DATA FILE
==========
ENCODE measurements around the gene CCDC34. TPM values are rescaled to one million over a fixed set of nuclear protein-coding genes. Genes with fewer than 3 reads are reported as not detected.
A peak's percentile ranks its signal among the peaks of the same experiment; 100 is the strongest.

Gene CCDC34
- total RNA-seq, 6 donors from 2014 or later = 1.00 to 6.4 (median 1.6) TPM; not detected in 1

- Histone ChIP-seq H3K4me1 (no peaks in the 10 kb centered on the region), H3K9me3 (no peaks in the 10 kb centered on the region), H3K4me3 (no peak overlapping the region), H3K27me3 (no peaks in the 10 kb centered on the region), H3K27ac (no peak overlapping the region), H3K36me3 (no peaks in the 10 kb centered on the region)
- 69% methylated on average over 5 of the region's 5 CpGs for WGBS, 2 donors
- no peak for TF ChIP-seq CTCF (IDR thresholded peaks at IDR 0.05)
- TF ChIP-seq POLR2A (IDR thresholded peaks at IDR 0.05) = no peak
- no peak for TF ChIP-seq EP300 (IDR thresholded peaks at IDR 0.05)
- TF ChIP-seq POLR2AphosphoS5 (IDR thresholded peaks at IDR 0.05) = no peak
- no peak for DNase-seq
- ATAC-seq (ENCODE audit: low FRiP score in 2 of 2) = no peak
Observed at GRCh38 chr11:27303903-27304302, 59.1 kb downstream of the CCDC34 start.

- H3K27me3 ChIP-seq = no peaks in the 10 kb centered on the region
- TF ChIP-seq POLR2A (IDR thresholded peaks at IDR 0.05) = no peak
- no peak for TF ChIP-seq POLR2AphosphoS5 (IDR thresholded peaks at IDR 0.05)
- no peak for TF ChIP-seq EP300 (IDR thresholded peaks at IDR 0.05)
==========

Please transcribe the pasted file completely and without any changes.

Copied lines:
ENCODE measurements around the gene CCDC34. TPM values are rescaled to one million over a fixed set of nuclear protein-coding genes. Genes with fewer than 3 reads are reported as not detected.
A peak's percentile ranks its signal among the peaks of the same experiment; 100 is the strongest.

Gene CCDC34
- total RNA-seq, 6 donors from 2014 or later = 1.00 to 6.4 (median 1.6) TPM; not detected in 1

- Histone ChIP-seq H3K4me1 (no peaks in the 10 kb centered on the region), H3K9me3 (no peaks in the 10 kb centered on the region), H3K4me3 (no peak overlapping the region), H3K27me3 (no peaks in the 10 kb centered on the region), H3K27ac (no peak overlapping the region), H3K36me3 (no peaks in the 10 kb centered on the region)
- 69% methylated on average over 5 of the region's 5 CpGs for WGBS, 2 donors
- no peak for TF ChIP-seq CTCF (IDR thresholded peaks at IDR 0.05)
- TF ChIP-seq POLR2A (IDR thresholded peaks at IDR 0.05) = no peak
- no peak for TF ChIP-seq EP300 (IDR thresholded peaks at IDR 0.05)
- TF ChIP-seq POLR2AphosphoS5 (IDR thresholded peaks at IDR 0.05) = no peak
- no peak for DNase-seq
- ATAC-seq (ENCODE audit: low FRiP score in 2 of 2) = no peak
Observed at GRCh38 chr11:27303903-27304302, 59.1 kb downstream of the CCDC34 start.

- H3K27me3 ChIP-seq = no peaks in the 10 kb centered on the region
- TF ChIP-seq POLR2A (IDR thresholded peaks at IDR 0.05) = no peak
- no peak for TF ChIP-seq POLR2AphosphoS5 (IDR thresholded peaks at IDR 0.05)
- no peak for TF ChIP-seq EP300 (IDR thresholded peaks at IDR 0.05)